Elisabetta Maniàci, a Sicilian artist from Montelepre, introduces a new series of canvases in relation, small works that are placed side by side, juxtaposed, and contrasted, always maintaining visual coherence. Her technique is indeed a very personal reinterpretation of the abstract that pulls dense pigment to form complex decorative movements.
It’s the rotation of the wrist, the delicacy of the feminine gesture, and the patience of layering colours in a mix that creates orderly and parallel filaments or puffs of more liquid matter that suddenly expand the pigment into very light clouds of precious veils. The Artist’s relationship with the material is direct; she does not seek visual representation, but rather the physical flow that becomes a trace of a conscious gesture.
The mastery of movement and the confidence in replicating the many executive tricks required to create a new technique are distinctive features in Elisabetta Maniàci’s works. In the muffled silence of her studio, carved out in one of the ancient houses of the village, the Artist treats colour with the skill of someone who embroiders, weaving slender threads of still-fresh colour. During an interview, she said: “My paintings are an image of the secret garden I keep within my soul.” Indeed, nonfigurative become the most effective key to interpreting most of her work.
Many paintings have a central structure that radiates out and often takes on the semblance of a flower floating, expressing a sense of lightness, an absence of gravity. Others, especially in less recent works, have lines moving in parallel in their sinuous course, suggesting marble veins which her native land is rich with. In some works prevails a rhythmic succession of light puffs, colour expanding and reminiscent of dancing small fans. Choosing to juxtapose canvases then springs forth the current and mature style of the Artist.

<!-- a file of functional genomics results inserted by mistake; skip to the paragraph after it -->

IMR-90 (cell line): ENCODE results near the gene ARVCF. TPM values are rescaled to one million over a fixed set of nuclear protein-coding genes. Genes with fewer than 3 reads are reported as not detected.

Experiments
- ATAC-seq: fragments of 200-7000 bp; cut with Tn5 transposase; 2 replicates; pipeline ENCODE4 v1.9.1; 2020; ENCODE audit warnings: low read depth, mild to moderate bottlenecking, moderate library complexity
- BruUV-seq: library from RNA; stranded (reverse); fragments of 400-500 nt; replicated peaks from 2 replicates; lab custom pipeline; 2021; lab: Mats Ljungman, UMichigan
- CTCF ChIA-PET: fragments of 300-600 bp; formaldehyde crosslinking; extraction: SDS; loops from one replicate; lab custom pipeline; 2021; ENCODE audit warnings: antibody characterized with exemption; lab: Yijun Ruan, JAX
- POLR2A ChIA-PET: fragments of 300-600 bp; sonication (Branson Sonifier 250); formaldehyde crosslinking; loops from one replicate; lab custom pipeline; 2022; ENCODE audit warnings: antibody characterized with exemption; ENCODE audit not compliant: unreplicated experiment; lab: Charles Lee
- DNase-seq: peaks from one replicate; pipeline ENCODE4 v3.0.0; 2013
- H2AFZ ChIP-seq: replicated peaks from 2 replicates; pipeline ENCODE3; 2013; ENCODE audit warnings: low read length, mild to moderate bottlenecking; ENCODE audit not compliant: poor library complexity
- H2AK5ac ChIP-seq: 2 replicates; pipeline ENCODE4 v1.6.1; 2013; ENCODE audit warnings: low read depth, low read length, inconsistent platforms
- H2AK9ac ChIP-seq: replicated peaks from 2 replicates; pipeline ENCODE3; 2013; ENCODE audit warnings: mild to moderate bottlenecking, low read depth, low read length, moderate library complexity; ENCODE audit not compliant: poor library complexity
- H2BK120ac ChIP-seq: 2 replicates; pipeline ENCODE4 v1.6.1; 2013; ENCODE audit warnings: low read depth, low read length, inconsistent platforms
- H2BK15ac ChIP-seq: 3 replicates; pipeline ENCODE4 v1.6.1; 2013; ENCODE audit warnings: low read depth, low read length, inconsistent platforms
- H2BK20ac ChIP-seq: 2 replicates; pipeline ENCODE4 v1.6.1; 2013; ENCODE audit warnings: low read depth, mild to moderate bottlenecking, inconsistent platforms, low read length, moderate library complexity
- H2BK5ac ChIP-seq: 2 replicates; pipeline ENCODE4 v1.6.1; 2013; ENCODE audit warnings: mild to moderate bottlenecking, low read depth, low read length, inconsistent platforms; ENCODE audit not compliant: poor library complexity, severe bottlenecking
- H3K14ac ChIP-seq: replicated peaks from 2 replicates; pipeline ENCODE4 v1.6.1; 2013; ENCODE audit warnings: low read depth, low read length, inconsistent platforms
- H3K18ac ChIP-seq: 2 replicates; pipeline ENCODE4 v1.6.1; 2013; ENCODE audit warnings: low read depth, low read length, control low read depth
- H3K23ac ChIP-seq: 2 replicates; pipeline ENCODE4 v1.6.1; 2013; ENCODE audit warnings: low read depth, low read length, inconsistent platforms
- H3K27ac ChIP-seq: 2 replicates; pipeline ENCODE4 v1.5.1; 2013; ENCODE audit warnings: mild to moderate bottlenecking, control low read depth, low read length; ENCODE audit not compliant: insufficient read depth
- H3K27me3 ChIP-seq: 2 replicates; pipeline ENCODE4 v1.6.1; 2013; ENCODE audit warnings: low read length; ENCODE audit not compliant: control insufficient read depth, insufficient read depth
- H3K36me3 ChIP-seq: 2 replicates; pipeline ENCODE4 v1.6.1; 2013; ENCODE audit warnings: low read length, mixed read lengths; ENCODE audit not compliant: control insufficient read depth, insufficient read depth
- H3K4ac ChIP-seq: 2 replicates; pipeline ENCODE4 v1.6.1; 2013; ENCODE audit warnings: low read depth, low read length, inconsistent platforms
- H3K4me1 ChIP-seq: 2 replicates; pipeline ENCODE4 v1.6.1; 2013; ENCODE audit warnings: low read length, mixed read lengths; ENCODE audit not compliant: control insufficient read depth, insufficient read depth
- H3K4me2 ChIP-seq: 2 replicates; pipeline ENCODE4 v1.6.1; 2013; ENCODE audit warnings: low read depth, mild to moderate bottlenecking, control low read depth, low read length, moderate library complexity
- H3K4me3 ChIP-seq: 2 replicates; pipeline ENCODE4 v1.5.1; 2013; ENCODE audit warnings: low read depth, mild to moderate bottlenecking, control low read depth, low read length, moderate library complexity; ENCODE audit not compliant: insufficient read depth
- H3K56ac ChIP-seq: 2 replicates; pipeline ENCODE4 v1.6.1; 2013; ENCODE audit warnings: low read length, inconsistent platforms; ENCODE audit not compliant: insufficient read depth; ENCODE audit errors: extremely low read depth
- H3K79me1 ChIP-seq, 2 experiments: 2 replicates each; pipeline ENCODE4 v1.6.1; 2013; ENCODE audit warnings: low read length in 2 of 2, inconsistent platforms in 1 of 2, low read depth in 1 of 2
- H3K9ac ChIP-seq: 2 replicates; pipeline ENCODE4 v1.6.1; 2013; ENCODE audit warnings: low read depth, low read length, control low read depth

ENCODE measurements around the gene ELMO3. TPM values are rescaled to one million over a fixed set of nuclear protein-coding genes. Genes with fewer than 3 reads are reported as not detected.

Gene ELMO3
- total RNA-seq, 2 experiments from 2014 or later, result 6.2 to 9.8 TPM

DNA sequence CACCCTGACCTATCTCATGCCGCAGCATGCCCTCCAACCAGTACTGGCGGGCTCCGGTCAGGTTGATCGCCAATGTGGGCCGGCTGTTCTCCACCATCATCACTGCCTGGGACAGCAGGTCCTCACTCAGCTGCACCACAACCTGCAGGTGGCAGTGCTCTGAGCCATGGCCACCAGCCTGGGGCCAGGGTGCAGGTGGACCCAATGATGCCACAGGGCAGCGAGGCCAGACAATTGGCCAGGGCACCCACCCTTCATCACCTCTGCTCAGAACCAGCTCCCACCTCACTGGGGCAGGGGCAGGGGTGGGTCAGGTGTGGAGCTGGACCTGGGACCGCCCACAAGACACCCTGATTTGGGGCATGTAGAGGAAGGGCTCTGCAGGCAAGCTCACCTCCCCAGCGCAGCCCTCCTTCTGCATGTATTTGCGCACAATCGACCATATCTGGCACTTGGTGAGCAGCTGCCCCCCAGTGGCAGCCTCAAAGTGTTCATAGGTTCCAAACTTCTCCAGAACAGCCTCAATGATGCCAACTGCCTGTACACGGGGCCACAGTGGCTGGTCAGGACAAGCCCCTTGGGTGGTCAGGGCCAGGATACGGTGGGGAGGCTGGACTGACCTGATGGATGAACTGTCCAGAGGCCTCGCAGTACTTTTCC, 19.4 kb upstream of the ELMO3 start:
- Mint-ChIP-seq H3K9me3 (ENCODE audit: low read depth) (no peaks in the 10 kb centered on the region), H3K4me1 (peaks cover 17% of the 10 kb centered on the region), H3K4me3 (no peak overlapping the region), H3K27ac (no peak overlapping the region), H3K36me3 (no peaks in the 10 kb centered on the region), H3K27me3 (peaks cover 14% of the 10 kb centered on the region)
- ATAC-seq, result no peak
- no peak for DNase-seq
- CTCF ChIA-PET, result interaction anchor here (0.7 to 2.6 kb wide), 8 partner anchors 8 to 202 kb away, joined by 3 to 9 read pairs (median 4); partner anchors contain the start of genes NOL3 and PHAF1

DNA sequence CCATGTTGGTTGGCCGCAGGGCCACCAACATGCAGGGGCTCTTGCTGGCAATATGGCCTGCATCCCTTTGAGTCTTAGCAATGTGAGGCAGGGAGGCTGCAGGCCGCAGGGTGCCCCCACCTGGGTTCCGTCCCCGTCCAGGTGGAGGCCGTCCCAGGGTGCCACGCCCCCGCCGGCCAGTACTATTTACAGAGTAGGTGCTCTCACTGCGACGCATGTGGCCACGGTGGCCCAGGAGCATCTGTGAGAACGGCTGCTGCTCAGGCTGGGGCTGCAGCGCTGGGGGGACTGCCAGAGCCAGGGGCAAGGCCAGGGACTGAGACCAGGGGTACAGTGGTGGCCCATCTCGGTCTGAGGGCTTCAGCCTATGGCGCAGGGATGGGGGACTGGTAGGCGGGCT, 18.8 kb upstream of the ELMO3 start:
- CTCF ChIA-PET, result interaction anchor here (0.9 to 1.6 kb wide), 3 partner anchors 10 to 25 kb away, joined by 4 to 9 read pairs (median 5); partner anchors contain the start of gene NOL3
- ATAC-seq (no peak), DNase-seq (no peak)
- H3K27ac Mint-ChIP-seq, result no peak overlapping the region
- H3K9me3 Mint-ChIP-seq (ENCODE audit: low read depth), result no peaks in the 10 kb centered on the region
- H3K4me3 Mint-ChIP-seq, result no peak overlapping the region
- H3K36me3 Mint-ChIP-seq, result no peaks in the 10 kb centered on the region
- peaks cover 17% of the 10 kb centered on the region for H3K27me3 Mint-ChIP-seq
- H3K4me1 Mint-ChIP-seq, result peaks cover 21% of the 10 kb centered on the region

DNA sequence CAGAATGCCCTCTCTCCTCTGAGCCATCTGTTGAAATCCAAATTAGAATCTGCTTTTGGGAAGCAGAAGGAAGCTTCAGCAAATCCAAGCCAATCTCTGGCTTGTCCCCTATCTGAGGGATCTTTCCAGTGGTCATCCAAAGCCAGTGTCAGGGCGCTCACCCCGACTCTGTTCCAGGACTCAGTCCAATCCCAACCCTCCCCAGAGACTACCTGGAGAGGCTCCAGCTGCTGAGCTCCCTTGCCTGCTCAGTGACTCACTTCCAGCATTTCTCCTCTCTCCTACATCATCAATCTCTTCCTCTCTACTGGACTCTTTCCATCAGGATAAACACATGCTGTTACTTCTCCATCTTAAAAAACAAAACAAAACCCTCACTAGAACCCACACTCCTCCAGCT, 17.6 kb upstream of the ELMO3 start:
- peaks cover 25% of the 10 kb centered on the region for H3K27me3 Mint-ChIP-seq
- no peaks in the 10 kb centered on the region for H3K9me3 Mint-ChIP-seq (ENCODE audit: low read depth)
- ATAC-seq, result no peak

Given the cultural proximity to Baroque Palermo, it’s natural to associate these compositions so chromatically rich and sumptuous with the “Marmo mischio” technique or figurative stone works in different colours assembled by seventeenth-century masters to decorate chapels and altars with enduring scenes from Christian Doctrine. Elisabetta Maniàci has also dedicated part of her activity to Sacred art, composing symbols from liturgy through organized juxtapositions: “Picta Crucis” is an excellent example.
Another cultural root is undoubtedly Sicilian nobility’s majolica for large floor carpets that brought prestige and beauty to reception halls and balls. In one work… four elements of equal dimensions compose the painting: they carry primary colours as moments of light vibrating on a shadowy background embellished by clear filigree contrasting. At its centre visually forms a flower as if it were the source of movement and every colour. The individual canvases thus emphasize strong lines within the entire composition – not as rigid lines but as principles of symmetry in a particular play on balance and dynamic contrasts.
In Elisabetta Maniàci’s art, it’s common for chromatically intense parts to stand out against a dark background – a visual void filled with silent softness of browns or darker blues or glistening black resembling enamel or blown glass. This harks back to ancient techniques, Baroque sculptors, who used velvety black Flemish marble as a “touchstone” to give strength and light to other colours.
When instead canvas has a light base, every pigment seems to move according to a deep logic hidden in the creative act but evident in the final stroke – chromatic waves veining ideal corolla petals. They echo precious fabrics brocades church vestments each thread contributes to building an image each humble simplicity behind something moves them toward completion as if art – in these works – is nothing more than an outward reflection of a profoundly inspired soul.
These paintings are not just the result of artistic skill, but a testament to the power of colour and its ability to evoke emotions and transcend mere aesthetics. The interplay of hues creates a symphony that resonates with the viewer’s senses, leaving an indelible imprint on their psyche. It is as if the artist’s soul is laid bare on the canvas, inviting us to experience their world through a kaleidoscope of vibrant pigments.